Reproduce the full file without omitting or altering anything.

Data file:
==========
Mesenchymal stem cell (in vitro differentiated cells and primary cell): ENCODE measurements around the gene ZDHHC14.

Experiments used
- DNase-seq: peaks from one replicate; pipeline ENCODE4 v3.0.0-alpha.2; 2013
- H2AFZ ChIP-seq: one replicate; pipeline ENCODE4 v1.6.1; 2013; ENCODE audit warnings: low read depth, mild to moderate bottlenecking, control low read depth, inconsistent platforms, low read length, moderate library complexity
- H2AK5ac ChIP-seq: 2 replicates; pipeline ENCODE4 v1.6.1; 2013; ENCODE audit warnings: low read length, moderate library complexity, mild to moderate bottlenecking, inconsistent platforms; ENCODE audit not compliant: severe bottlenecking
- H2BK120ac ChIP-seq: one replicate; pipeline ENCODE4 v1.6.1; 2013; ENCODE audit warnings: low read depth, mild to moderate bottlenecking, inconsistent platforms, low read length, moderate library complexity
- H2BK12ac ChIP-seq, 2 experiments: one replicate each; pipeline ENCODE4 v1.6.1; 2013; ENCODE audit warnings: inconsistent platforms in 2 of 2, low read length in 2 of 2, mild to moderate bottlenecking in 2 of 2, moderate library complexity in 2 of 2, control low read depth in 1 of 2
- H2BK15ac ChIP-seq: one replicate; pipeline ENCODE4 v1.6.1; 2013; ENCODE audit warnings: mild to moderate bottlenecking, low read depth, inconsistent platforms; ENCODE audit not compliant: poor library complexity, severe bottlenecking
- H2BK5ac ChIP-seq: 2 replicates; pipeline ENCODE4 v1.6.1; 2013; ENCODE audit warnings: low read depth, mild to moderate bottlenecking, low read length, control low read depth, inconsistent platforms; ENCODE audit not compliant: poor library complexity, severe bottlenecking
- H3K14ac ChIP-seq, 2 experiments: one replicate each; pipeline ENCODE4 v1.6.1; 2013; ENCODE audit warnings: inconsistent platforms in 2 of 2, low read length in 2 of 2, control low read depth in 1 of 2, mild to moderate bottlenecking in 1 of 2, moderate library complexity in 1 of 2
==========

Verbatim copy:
Mesenchymal stem cell (in vitro differentiated cells and primary cell): ENCODE measurements around the gene ZDHHC14.

Experiments used
- DNase-seq: peaks from one replicate; pipeline ENCODE4 v3.0.0-alpha.2; 2013
- H2AFZ ChIP-seq: one replicate; pipeline ENCODE4 v1.6.1; 2013; ENCODE audit warnings: low read depth, mild to moderate bottlenecking, control low read depth, inconsistent platforms, low read length, moderate library complexity
- H2AK5ac ChIP-seq: 2 replicates; pipeline ENCODE4 v1.6.1; 2013; ENCODE audit warnings: low read length, moderate library complexity, mild to moderate bottlenecking, inconsistent platforms; ENCODE audit not compliant: severe bottlenecking
- H2BK120ac ChIP-seq: one replicate; pipeline ENCODE4 v1.6.1; 2013; ENCODE audit warnings: low read depth, mild to moderate bottlenecking, inconsistent platforms, low read length, moderate library complexity
- H2BK12ac ChIP-seq, 2 experiments: one replicate each; pipeline ENCODE4 v1.6.1; 2013; ENCODE audit warnings: inconsistent platforms in 2 of 2, low read length in 2 of 2, mild to moderate bottlenecking in 2 of 2, moderate library complexity in 2 of 2, control low read depth in 1 of 2
- H2BK15ac ChIP-seq: one replicate; pipeline ENCODE4 v1.6.1; 2013; ENCODE audit warnings: mild to moderate bottlenecking, low read depth, inconsistent platforms; ENCODE audit not compliant: poor library complexity, severe bottlenecking
- H2BK5ac ChIP-seq: 2 replicates; pipeline ENCODE4 v1.6.1; 2013; ENCODE audit warnings: low read depth, mild to moderate bottlenecking, low read length, control low read depth, inconsistent platforms; ENCODE audit not compliant: poor library complexity, severe bottlenecking
- H3K14ac ChIP-seq, 2 experiments: one replicate each; pipeline ENCODE4 v1.6.1; 2013; ENCODE audit warnings: inconsistent platforms in 2 of 2, low read length in 2 of 2, control low read depth in 1 of 2, mild to moderate bottlenecking in 1 of 2, moderate library complexity in 1 of 2